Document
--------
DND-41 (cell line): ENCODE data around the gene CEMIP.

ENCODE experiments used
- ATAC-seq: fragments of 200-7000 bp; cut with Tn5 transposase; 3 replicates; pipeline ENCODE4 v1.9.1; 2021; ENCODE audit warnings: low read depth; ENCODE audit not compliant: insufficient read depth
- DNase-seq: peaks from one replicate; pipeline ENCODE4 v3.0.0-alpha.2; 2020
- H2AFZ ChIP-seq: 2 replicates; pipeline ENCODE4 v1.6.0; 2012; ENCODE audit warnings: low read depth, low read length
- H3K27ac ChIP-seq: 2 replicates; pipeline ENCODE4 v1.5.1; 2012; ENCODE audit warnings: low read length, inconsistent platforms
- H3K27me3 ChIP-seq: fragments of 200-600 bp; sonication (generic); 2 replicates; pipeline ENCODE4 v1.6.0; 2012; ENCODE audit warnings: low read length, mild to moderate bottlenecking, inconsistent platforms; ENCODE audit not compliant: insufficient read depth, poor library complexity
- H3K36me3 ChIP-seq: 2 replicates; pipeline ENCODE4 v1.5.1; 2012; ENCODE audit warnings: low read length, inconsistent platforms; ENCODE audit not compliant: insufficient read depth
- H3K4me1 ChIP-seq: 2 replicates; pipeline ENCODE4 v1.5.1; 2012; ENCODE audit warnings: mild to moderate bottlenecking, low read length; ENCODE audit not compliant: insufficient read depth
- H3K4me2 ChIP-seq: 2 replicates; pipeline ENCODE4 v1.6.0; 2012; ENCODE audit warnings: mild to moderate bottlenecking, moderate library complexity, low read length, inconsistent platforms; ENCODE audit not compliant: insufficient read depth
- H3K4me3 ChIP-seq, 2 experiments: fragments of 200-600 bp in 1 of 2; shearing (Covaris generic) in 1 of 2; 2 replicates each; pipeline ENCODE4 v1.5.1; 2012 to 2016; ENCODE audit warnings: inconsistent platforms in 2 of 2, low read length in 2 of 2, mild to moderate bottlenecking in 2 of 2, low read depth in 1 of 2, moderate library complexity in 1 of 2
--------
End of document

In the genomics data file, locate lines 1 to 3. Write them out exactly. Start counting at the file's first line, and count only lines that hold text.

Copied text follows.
DND-41 (cell line): ENCODE data around the gene CEMIP.

ENCODE experiments used
- ATAC-seq: fragments of 200-7000 bp; cut with Tn5 transposase; 3 replicates; pipeline ENCODE4 v1.9.1; 2021; ENCODE audit warnings: low read depth; ENCODE audit not compliant: insufficient read depth